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Thursday, May 16, 2019
2:00 PM - 3:00 PM
CNLS Conference Room (TA-3, Bldg 1690)

Postdoc Seminar

Solving classical inference problems on modern machine-learning platforms

Yen Ting Lin, collaborative work with Marian Anghel (CCS-3)
T-6/CNLS

A conventional and efficient way to solve inference problems in dynamical systems—broadly defined by learning some “unknowns” in thedynamical systems given a set of data—is to adopt the adjoint state methods. The adjoint states contain the information of the gradients ofthe cost function with respect to the unknowns (referred to as the “sensitivities”), so can be used in local optimization procedures. However, in complex models, computing adjoint states can be numerically inefficient. Modern machine-learning (ML) procedures, on the other hand, computes the sensitivities by back-propagation, which entails generating computational graphs (also known as the expression trees) and automatic differentiation. Can back-propagation help us in these classicalinference problems?

In this talk, I aim to share the preliminary results of our effort to generalize the modern ML platform (TensorFlow) for classical inferenceproblems. By revising the transfer functions of the Recurrent Neural Networks (RNN’s), we enable the architecture to carry out the temporalintegration of dynamical systems. In the models we tested, the back-propagation delivered accurate estimations of the sensitivities for the consequent optimization procedures, bypassing the necessity of computing the adjoint states. As the transfer function encodes the “physics” of the dynamical system, the end-product our analysis isphysically interpretable.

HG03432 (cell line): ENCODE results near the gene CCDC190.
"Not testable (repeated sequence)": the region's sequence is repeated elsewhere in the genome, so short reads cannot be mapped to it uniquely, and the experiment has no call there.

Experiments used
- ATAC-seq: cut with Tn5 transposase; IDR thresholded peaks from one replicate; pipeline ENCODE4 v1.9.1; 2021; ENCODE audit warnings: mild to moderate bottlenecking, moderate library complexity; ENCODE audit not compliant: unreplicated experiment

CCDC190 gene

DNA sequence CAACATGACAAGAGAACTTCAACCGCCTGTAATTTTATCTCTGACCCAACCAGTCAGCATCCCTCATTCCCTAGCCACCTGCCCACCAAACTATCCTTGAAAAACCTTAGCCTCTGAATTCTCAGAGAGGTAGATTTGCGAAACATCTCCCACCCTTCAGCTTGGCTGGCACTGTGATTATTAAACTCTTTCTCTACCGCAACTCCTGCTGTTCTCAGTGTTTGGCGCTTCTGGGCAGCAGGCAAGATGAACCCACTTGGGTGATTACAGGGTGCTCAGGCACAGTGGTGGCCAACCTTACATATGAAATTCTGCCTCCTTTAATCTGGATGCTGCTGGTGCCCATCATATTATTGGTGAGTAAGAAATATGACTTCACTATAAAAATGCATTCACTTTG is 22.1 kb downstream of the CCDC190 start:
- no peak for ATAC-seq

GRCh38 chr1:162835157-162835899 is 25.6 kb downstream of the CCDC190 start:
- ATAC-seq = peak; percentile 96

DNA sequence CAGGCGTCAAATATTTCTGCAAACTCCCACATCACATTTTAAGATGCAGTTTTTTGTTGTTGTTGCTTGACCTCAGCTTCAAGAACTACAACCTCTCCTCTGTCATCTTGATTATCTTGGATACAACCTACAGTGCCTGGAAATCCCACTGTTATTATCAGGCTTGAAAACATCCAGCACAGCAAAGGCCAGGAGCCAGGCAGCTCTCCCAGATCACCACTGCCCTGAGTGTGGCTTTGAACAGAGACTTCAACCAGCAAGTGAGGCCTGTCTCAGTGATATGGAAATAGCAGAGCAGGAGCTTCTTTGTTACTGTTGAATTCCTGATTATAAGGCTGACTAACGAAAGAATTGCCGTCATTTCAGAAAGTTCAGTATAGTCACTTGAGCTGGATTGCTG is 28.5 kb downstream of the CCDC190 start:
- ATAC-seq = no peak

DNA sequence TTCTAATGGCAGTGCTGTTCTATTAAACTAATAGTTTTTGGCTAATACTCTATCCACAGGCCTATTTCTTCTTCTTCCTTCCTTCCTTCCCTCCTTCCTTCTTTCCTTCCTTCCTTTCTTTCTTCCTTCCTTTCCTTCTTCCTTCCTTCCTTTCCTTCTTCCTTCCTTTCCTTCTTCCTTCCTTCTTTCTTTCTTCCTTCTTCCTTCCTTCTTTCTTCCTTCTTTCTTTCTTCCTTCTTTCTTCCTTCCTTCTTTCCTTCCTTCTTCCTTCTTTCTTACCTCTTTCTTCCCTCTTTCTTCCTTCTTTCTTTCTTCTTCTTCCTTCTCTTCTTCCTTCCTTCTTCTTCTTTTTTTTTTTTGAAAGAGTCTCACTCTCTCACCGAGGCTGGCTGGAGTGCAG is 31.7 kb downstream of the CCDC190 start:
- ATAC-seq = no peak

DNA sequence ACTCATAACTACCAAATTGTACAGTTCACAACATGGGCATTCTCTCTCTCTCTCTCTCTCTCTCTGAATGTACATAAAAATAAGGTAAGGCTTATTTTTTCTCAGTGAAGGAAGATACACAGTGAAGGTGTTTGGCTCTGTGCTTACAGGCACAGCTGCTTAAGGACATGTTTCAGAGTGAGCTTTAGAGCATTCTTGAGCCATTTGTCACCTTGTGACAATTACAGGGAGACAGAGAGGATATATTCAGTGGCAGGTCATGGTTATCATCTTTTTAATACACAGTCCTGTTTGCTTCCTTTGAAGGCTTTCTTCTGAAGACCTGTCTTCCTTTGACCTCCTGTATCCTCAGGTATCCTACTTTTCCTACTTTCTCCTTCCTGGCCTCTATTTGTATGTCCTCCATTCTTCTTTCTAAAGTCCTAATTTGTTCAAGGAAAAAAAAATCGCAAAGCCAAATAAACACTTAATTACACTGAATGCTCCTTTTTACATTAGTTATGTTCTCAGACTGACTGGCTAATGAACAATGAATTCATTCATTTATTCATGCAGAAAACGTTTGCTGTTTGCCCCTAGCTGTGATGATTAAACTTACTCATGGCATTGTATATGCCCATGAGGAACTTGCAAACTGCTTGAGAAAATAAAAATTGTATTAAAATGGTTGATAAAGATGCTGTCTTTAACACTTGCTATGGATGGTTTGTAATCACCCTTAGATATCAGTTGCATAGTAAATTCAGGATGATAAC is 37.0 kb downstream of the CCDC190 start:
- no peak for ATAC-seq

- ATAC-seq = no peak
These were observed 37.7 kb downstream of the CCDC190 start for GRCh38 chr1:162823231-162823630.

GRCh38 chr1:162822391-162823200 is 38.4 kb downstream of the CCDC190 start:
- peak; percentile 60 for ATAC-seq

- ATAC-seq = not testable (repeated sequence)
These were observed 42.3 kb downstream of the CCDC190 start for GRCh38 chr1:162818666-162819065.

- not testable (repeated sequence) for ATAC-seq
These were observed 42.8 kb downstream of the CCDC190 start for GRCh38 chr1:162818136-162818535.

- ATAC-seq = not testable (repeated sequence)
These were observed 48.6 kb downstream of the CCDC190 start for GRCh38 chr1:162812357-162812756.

I will present our results by three proof-of-concept type of inference problems for deterministic dynamical systems which encapsulate three classes of inference problems: (1) given terminal configuration and the evolution of the system, inferring the initial condition, (2) given the configuration of the system measured at (possibly sparse) discrete times, inferring the model parameters which minimizes the error of themodel prediction and the data, and (3) optimal control problems. We aim to share these preliminary results with the LANL physics-informedML community as soon as possible and ask for feedback. As such, the talk will be delivered less formally, and we welcome possible discussionsduring the talk.

Host: David Métivier